Girl receiving deworming pill, in Cameroon.

A child receiving a deworming pill in Cameroon © Johnson & Johnson

1.5 billion people worldwide are affected by the intestinal parasitic worms soil-transmitted helminths (STHs).

STH infections are among the most common infections worldwide and affect the poorest and most vulnerable countries.

Moderate- to high-intensity STH infections reduce the body's ability to absorb nutrients and can lead to malnutrition, anaemia, impaired growth and cognitive development and increased susceptibility to infection, particularly in children.

The mission of the DeWorm3 project is to determine the feasibility of interrupting the transmission of three types of STHs:

  • roundworm (Ascaris lumbricoides)
  • hookworms (Necator americanus, Ancylostoma duodenate)
  • whipworm (Trichuris trichiura).

The project will build on the success of programmes to eliminate lymphatic filariasis (also known as elephantiasis).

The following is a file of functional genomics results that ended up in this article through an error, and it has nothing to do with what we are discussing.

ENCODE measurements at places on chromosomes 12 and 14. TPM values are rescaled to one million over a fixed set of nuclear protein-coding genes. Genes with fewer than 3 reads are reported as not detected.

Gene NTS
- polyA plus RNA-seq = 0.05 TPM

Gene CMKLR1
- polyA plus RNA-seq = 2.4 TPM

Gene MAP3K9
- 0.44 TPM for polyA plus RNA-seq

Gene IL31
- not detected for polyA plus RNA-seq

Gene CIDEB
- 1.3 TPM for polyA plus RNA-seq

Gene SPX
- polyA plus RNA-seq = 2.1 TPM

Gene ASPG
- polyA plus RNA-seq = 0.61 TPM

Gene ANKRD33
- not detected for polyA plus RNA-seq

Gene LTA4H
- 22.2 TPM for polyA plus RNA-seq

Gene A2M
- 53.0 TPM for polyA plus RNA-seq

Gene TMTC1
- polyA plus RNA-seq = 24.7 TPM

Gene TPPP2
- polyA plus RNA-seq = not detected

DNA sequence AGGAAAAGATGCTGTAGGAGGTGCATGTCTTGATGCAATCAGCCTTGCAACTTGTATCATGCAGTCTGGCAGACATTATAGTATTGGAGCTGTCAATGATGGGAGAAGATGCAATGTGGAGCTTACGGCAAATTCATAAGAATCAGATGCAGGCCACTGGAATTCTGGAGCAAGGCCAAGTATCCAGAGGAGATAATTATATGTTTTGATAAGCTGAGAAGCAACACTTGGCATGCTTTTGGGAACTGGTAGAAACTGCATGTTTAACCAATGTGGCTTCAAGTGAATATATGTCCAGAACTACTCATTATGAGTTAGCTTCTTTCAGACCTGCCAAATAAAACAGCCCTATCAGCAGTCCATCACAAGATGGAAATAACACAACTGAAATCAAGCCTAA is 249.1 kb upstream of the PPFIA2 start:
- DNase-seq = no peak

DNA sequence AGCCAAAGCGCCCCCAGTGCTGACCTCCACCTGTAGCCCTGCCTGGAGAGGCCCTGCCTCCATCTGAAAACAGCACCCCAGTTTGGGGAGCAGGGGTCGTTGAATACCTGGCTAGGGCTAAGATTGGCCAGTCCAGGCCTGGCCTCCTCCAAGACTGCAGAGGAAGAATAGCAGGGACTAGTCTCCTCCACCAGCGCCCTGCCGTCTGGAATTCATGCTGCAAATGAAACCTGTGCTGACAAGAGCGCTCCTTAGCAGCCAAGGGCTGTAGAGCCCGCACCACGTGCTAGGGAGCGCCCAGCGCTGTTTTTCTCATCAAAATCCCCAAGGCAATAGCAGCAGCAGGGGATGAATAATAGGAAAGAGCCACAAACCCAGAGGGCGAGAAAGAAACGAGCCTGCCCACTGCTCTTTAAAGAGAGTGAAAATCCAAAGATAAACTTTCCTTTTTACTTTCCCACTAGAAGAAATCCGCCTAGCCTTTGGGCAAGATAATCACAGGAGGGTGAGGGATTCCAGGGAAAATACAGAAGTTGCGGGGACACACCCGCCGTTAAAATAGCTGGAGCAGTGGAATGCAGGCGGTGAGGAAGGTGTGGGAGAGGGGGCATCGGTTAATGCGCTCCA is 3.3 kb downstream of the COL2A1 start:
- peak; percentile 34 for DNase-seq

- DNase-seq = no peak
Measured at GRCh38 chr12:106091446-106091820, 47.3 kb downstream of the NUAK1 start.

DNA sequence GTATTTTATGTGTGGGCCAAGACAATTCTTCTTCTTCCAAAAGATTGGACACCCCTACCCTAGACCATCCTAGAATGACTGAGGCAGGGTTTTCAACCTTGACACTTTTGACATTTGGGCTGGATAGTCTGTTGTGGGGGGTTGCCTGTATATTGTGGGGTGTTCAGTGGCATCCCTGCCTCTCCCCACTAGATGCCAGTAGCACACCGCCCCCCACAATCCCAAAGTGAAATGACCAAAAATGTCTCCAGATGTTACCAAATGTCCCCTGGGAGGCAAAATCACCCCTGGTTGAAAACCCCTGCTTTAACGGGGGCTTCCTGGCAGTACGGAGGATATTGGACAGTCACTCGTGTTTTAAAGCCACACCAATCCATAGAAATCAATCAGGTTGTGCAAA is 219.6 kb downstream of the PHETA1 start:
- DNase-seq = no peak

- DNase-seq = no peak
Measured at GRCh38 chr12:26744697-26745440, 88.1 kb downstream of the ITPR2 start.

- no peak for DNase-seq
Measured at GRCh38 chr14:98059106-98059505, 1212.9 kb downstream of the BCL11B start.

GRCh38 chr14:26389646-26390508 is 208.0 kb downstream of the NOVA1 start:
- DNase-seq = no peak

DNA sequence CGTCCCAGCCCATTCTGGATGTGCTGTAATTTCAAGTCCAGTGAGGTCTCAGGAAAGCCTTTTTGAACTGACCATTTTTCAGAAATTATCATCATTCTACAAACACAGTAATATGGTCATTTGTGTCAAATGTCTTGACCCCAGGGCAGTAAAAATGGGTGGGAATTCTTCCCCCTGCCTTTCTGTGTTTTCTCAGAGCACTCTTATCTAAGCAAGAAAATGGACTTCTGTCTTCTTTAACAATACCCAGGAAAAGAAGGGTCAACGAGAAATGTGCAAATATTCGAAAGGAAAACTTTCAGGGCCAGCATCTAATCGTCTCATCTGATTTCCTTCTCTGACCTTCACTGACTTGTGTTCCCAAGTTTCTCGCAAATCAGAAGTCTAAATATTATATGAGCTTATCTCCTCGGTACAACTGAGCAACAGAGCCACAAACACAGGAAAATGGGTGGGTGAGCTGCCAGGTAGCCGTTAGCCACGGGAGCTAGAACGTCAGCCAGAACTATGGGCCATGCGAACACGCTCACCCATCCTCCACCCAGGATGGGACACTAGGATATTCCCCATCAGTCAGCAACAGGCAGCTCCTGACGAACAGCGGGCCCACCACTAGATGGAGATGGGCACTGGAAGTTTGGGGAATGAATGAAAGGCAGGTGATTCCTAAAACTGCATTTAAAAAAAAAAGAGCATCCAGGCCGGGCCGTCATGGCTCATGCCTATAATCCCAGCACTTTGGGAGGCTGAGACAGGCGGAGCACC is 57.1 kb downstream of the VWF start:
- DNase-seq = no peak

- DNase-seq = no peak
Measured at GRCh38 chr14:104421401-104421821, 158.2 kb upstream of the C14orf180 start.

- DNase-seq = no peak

DeWorm3 is a five-year study with trial sites in Asia and east and west Africa, implemented in partnership with governments of endemic countries, research institutes and global disease experts.

The results of the elimination trials and accompanying implementation science research will provide the evidence to inform relevant guidelines, future policies and improve the lives of millions of people globally.


DeWorm3 is funded by Bill & Melinda Gates Foundation and hosted at the Natural History Museum.


DeWorm3 blog

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